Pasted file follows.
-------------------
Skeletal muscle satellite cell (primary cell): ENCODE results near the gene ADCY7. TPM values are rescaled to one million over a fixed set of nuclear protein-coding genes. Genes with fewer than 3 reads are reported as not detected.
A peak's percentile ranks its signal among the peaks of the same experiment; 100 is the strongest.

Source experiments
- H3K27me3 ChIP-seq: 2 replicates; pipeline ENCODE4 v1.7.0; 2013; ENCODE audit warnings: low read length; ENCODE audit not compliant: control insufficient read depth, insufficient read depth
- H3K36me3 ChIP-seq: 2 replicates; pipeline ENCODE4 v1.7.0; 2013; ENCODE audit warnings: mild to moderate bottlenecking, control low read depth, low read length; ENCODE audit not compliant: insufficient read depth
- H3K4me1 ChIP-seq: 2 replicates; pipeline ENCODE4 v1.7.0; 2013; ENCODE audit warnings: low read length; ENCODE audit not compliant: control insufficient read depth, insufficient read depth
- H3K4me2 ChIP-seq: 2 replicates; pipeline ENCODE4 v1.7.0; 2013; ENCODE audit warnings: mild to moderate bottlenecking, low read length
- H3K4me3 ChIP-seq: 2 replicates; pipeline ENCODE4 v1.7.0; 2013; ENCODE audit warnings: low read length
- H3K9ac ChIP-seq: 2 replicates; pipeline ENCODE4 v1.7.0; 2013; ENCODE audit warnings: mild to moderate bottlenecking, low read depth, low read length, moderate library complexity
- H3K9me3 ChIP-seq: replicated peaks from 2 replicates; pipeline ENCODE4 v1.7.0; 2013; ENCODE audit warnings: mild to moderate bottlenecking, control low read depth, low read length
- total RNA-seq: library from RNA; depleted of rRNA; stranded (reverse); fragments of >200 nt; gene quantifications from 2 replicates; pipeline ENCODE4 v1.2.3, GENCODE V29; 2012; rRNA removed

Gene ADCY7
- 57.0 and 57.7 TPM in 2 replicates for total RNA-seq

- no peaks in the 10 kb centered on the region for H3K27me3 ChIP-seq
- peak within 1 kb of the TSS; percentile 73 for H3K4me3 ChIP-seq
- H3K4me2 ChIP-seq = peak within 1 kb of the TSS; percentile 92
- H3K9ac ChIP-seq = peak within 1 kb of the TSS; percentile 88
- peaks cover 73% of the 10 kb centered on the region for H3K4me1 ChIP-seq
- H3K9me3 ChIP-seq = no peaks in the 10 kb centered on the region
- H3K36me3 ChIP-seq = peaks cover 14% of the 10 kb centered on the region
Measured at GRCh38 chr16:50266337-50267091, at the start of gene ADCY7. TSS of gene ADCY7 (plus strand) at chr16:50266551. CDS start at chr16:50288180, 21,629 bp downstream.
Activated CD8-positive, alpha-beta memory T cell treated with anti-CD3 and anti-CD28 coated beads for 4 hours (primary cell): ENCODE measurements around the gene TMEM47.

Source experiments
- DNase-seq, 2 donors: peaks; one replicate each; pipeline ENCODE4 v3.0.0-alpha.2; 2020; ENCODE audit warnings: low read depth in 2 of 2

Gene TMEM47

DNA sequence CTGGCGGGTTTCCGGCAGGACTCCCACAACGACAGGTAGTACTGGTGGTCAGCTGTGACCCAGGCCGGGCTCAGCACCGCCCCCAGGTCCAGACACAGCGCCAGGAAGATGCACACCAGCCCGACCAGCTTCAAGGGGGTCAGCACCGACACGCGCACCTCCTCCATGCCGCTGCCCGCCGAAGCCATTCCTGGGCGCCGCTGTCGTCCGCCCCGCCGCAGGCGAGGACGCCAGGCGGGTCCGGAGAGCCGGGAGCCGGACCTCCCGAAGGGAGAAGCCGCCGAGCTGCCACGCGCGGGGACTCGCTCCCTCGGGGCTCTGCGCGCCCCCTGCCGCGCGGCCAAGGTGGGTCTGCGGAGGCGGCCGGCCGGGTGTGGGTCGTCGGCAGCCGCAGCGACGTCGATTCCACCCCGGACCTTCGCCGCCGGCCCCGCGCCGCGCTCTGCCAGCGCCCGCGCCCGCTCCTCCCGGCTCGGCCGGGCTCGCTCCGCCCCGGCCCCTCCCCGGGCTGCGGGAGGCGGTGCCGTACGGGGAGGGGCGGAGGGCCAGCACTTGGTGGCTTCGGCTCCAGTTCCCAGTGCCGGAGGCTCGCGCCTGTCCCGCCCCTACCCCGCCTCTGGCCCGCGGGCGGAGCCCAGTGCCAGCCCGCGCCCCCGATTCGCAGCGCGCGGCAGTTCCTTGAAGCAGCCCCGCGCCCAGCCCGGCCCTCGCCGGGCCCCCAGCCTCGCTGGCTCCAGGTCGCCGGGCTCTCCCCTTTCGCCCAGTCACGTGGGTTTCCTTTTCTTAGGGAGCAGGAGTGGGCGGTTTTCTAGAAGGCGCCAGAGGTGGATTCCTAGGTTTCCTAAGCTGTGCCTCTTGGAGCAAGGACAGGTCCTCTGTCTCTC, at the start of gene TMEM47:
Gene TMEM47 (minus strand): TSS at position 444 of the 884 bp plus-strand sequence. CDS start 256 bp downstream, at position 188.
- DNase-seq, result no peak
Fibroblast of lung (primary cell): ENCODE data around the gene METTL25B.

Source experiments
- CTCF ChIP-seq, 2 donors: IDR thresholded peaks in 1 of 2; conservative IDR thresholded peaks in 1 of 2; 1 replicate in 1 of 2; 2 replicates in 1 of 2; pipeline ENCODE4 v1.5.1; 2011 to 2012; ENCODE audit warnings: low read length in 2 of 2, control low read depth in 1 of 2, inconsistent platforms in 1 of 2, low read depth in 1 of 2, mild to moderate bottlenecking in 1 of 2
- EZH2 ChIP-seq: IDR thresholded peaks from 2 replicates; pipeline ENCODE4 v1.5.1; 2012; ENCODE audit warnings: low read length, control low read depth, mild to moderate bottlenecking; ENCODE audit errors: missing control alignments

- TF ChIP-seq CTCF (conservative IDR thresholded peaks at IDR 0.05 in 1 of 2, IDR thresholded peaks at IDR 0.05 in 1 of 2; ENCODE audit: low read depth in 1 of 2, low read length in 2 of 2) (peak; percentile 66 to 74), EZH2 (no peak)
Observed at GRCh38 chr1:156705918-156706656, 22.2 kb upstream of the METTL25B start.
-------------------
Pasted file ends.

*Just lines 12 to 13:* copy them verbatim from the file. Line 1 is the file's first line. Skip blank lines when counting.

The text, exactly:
Gene ADCY7
- 57.0 and 57.7 TPM in 2 replicates for total RNA-seq